On January 31, Naomi K. Lewis will become MacEwan University's 29th writer in residence. The acclaimed author of Tiny Lights for Travellers, I Know Who You Remind Me Of and Cricket in a Fist hopes to help aspiring authors find joy in their writing practice.

Lewis is a Canadian fiction and non-fiction writer. Her memoir, Tiny Lights for Travellers, was a finalist for the 2019 Governor General's Literary Award for Non-Fiction, and her collection of short stories, I Know Who You Remind Me Of, was nominated for two Alberta book awards. In 2013, she co-edited an anthology on shyness, and her journalism has been shortlisted for provincial and national magazine awards.

Lewis has been awarded residencies at University of New Brunswick and the Calgary Public Library. As MacEwan's writer in residence, she will be available to consult online with writers about their works between January 31 and April 1.

Here she talks about the childhood classic that inspired her to become a writer, how ghostwriting gives her process more structure and her advice for aspiring authors.

What was the story or book that made you want to become a writer?

When I was seven years old, I really loved The Wizard of Oz and other stories like it — the Narnia books and The Neverending Story — where children are transported to another world and have these extraordinary experiences. Without any adult guidance, they go on a journey, learn to take care of themselves in an unknown landscape and return home wiser and more self-assured.

How did that inspiration lead you to become a professional writer?

I've always wanted to be a writer for as long as I can remember, but I never thought it was a realistic plan. I figured that to be a writer, I would have to do something else, but I never really found that something else. Instead, I found jobs that were adjacent to being an author, like writing and editing for magazines and ghostwriting.

In my 20s, I decided to get a master’s in creative writing at the University of New Brunswick, and the thesis for my degree became my first novel. Though I couldn't support myself by writing fiction, I gradually got to the point where I feel incredibly lucky that I can support myself with a career in writing and editing.

Where do you get your ideas?

Writers get ideas from everywhere – listening to conversations, reading books and remembering every little thing that's ever happened to us. Right now is such a weird time because during the pandemic, I've had fewer interactions with other people and that's made it so much harder to write. I have a whole lifetime of memories to rely on but it's through interacting with other people that a lot of ideas are sparked.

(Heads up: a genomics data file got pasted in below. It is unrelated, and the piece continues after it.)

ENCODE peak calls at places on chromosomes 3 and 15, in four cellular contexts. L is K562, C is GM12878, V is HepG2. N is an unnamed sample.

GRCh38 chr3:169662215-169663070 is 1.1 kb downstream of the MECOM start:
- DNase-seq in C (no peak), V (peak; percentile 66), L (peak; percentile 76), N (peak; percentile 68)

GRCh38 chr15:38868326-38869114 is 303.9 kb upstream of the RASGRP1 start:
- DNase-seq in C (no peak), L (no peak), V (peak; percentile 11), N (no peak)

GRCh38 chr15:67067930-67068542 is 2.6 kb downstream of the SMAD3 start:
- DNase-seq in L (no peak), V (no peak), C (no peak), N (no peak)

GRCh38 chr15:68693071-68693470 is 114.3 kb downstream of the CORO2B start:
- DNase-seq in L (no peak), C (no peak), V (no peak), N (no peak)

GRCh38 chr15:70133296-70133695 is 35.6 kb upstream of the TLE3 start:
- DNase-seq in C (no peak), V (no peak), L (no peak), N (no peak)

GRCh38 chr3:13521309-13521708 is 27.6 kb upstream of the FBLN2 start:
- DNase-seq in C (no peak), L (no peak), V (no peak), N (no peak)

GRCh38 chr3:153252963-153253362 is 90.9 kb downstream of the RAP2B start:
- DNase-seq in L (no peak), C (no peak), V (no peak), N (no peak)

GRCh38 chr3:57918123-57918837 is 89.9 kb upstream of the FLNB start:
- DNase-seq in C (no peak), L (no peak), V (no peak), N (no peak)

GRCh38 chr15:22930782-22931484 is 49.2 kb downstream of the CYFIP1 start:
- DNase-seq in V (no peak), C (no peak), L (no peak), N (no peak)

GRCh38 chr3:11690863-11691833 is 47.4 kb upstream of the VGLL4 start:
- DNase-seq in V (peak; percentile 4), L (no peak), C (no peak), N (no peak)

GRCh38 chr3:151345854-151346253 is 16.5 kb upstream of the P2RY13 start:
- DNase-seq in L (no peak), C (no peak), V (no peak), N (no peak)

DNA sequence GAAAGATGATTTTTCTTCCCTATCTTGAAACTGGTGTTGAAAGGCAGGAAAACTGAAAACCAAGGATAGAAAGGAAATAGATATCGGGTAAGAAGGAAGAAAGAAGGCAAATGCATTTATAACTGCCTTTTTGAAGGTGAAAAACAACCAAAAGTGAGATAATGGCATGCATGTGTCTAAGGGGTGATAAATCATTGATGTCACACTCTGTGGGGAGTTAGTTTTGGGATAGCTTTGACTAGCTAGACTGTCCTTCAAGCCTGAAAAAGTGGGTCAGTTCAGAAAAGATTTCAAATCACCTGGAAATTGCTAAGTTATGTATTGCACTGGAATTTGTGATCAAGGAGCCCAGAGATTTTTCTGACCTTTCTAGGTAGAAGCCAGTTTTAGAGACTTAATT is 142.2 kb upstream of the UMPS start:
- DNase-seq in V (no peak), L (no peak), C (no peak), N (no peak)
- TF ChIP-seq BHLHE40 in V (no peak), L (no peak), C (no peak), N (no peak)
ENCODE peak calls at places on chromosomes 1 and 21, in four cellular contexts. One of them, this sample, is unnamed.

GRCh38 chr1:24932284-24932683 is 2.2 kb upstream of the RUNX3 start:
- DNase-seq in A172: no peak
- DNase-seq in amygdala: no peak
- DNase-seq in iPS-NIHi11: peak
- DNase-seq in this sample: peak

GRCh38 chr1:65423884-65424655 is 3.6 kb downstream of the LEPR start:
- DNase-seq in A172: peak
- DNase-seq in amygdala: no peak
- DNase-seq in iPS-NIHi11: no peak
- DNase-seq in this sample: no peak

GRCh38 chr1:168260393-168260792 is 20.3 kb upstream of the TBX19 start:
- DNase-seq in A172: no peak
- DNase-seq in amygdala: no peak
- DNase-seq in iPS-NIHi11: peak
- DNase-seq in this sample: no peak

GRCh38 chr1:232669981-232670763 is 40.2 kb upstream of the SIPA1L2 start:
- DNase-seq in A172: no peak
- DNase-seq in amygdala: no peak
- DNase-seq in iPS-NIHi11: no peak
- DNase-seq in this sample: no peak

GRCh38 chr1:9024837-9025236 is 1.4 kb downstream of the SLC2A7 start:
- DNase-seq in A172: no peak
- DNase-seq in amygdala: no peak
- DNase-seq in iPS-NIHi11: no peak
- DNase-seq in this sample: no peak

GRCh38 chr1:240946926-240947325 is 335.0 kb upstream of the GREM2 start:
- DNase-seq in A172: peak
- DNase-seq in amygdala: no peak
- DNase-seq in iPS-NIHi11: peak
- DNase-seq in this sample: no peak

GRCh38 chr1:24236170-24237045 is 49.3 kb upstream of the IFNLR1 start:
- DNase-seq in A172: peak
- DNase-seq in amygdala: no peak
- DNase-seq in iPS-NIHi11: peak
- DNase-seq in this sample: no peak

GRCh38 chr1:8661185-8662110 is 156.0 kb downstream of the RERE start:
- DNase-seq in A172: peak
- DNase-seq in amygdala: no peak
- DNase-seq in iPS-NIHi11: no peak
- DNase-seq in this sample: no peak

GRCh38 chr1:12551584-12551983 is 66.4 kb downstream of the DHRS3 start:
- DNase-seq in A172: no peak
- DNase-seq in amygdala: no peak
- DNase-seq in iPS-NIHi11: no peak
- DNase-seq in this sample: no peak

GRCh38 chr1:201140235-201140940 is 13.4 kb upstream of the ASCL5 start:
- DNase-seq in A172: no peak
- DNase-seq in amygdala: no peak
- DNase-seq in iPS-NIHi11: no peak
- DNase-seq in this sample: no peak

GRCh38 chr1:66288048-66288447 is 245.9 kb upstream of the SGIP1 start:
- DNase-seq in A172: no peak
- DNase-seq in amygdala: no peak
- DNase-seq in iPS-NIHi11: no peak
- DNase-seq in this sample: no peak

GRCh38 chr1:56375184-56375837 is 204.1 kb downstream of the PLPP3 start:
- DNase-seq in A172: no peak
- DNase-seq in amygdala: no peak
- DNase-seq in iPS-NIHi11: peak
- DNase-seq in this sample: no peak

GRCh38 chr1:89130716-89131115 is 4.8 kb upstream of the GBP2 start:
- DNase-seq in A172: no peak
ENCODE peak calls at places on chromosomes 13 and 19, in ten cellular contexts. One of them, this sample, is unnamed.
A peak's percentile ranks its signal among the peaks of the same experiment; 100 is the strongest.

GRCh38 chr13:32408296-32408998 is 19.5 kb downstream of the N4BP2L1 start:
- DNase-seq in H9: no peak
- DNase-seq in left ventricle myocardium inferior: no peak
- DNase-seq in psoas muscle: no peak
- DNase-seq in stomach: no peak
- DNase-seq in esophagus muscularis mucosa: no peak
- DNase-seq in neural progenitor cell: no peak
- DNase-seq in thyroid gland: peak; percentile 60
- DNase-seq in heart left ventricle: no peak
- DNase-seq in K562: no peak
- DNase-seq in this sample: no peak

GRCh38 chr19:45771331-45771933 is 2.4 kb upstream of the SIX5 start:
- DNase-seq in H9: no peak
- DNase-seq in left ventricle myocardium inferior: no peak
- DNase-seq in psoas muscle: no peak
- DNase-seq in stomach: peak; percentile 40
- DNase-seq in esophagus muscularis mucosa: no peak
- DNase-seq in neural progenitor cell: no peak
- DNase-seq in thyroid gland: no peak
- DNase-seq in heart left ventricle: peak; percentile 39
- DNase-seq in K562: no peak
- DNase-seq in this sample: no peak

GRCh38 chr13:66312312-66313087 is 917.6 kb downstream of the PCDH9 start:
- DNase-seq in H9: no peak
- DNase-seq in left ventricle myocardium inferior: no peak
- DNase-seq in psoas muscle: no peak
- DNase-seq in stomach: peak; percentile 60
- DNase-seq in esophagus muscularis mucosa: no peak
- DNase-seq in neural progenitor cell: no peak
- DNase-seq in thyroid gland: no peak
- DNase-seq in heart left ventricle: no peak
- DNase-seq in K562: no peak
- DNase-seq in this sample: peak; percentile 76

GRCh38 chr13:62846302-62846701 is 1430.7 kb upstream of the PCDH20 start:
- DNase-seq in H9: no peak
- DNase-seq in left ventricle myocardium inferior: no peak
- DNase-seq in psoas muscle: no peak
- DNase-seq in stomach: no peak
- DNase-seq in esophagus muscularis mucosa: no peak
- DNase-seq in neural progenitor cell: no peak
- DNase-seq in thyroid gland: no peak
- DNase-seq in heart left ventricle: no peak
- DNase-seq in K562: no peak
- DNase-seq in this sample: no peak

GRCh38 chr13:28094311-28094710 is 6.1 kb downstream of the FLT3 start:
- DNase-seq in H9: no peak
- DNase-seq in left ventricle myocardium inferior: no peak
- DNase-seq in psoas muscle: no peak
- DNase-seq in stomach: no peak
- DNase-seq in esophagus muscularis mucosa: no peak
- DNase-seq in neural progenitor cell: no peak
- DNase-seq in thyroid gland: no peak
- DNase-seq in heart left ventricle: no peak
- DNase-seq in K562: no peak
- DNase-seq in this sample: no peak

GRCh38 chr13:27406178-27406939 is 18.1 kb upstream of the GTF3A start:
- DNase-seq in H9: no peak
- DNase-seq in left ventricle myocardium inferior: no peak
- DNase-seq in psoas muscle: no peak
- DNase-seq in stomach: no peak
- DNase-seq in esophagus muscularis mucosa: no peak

What is your writing process?

It depends on the project and how big or small it is. Sometimes a story comes out whole and sometimes it takes two years of leaving it and coming back. My last book was a memoir and I just wrote whatever came into my head. With the novel I'm writing now, I have a carefully drawn-out outline with every scene that I need to write. I've never done that before, but it's a really complicated story. I reinvent the process every time.

Ghostwriting has been helpful for me in how I approach my own writing. Sometimes I try to convince myself that I'm ghostwriting my own book so I can distance myself to evaluate what's going to work best. I try to step back and say, if this wasn't me, what would I do?

What have you taken from your past residencies?

I really love teaching and editing, and a residency is like doing both. It's great to be able to talk to people at different points in their writing careers, and the best is when I meet with people who are open to learning and having discussions about their work. I just love getting in the weeds with people about what they're working on.

What's your advice for aspiring writers?

Read a lot. If you're writing, you should be reading every book you can get your hands on. You also need to write a lot and not expect to be good at it right away. Like anything, it takes a long time to get good. There's a lot of writing that you're going to do that is not going to be publishable or that other people will want to read — and that's just fine. Some people may feel like their work is not worthwhile unless it's published, and that's just not at all the case. I would really stress that you stop thinking about publishing for a few years and just practice.

I think it's helpful to get feedback when you've worked on something long enough, revised it yourself, and have gotten to the point where you don't know what to do next. That's the point where it's helpful to get someone else to look at it.

Where can you find Naomi K. Lewis at MacEwan? Visit MacEwan.ca/WIR to learn more and to set up an appointment.

Writer in Residence
Real-world advice from someone who has been there—that’s what every fledgling writer needs.
Naomi K. Lewis outside in field Learn more

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